Book Review of The Invention of Hugo Cabret by Brian Selznick

Thorough book review of The Invention of Hugo Cabret by Brian Selznick ~ What My Kids Read The Invention of Hugo Cabret is a celebration of early movies – the seemingly magical, fantastical experiences they presented. It is unlike any book I have ever read. It has lots of pages (about 530 in my copy), but half of the story is in black and white pictures and photos, so it’s a quicker read than you might expect. There are chapters and then many pages of pictures, not illustrating what was described in the chapter, but continuing the story. Really a fun, unique book! The book’s website says “The Invention of Hugo Cabret is not exactly a novel, and it’s not quite a picture book, and it’s not really a graphic novel, or a flip book, or a movie, but a combination of all these things.”

The Invention of Hugo Cabret was made into a movie called Hugo (directed by Martin Scorsese). I think they did a fantastic job of capturing the essence of the book. The official website is pretty neat, and you can see the opening sequence of drawings. Very fun! Now to be honest, this book isn’t one that we own, or that we re-read, but it really was a delight to read through once. I think the writing isn’t as compelling as the illustrations. Other kids might enjoy re-reading it, but mine just enjoyed the experience. It is definitely the kind of book that would be fun to read out loud together.

It is based on a real man, Georges Méliés, who created films around the beginning of the 1900s. Several early films are mentioned, and it might be fun to look for them, if your kids enjoy this book.

Parents should be aware that Hugo tragically lost his father in a fire and had to live with an alcoholic uncle who teaches Hugo to steal (sometimes it was the only way to eat). There is a lot of disobedience, stealing, and lying in this story. It is not encouraged, but it would be difficult for the events of this book to happen without the children disobeying, stealing, and lying. I still feel it is fine for my kids to read, but you might want to talk with your kids about Hugo and Isabelle’s moral choices.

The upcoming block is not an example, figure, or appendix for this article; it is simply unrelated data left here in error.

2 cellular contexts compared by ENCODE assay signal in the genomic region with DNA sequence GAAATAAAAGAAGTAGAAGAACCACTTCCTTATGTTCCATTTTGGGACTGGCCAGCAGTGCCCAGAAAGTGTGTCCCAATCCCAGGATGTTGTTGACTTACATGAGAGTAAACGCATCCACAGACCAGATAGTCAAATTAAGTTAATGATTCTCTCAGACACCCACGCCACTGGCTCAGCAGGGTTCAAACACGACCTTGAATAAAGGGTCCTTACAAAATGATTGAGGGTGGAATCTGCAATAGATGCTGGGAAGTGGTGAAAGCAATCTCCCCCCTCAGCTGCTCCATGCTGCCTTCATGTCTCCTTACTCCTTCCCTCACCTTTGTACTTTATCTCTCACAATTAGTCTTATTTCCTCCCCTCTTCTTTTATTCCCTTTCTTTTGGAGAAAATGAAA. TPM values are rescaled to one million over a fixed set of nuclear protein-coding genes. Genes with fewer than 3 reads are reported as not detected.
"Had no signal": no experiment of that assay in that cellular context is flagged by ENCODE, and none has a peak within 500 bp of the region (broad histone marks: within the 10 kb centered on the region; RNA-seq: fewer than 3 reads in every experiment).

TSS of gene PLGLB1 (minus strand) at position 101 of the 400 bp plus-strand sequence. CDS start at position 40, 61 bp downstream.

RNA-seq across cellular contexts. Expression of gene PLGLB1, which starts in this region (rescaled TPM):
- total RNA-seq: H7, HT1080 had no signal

The message of this book is that everyone has a place in this world, a function or reason they exist. It is also clearly a celebration of the importance of art, creativity, and imagination.

My Mom-Meter gives The Invention of Hugo Cabret an overall safety rating of 1 (Safe) for ages 8 and up.

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Click here to skip to Liam’s review of this book

Click here to skip to a Plot summary

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Category ratings (click on the category to see specifics):

Alcohol/DrugsModerately Safe

BullyingSafe - no actual four-letter words

Disrespectful AttitudesSafe - no actual four-letter words

GamblingSafe - no actual four-letter words

Gross BehaviorSafe - no actual four-letter words

LanguageSafe - no actual four-letter words

Magic/SupernaturalModerately Safe

MoralityModerately Safe

Romance/SexSafe - no actual four-letter words

Scary ThemesModerately Safe

ViolenceSafe - no actual four-letter words


Plot summary of The Invention of Hugo Cabret: ***Contains Spoilers***

Wikipedia’s summary of the movie adaptation, Hugo (that’s an affiliate link), is also a good summary of the book. You can read it here.

Potential Discussion Points for Parents in The Invention of Hugo Cabret:

  • Hugo believes that his father’s death was all his fault. “He had wanted his father to fix the machine, and now, because of him, his father was dead.” Was it really Hugo’s fault?
  • Hugo finds the automaton, “like an accusation, reminding Hugo that everything in his life had been destroyed.” Do you think Hugo wanted to fix the automaton because he thought it would fix his life?
  • Hugo is very afraid of being caught by the Station Inspector, locked up and sent to the orphanage. It almost all happens to him, but it isn’t as bad as he thought it would be. Have you ever been afraid of something happening that wasn’t so bad when it happened?
  • Hugo has his own rules for stealing: “He preferred to pay for what he could with the coins that he found each week, and he tried not to steal anything he thought people needed. He took clothes from the lost and found and scavenged the garbage for day-old bread. Sometimes he allowed himself to steal fresh bottles of milk or pastries when they were left outside the cafe early in the morning, as his uncle had shown him. The toys, of course, had been an obvious exception to the rule.” Do you think that it was right for Hugo to steal the way he was? What would you do if you were in his situation?